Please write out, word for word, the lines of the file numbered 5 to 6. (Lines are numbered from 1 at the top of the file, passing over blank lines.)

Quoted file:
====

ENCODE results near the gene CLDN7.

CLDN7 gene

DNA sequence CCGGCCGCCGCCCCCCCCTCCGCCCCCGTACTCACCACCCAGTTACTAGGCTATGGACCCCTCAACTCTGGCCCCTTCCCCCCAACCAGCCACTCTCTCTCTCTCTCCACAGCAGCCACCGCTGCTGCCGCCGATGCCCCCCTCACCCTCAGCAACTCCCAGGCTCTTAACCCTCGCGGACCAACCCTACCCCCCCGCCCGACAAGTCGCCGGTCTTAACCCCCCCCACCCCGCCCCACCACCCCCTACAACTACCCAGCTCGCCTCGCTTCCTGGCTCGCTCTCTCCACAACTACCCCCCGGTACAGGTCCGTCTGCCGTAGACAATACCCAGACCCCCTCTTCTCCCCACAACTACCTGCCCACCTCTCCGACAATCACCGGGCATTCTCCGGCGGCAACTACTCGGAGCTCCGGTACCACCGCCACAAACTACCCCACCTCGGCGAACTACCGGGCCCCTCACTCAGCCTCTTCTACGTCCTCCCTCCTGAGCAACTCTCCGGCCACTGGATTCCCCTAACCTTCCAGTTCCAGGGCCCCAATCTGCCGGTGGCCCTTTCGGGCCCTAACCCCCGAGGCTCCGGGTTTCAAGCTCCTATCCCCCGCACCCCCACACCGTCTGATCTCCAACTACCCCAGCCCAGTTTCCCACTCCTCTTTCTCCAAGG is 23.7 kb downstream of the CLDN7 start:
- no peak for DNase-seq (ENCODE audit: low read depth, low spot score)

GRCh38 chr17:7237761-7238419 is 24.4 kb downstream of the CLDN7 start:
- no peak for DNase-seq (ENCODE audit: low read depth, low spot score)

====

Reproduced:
GRCh38 chr17:7237761-7238419 is 24.4 kb downstream of the CLDN7 start:
- no peak for DNase-seq (ENCODE audit: low read depth, low spot score)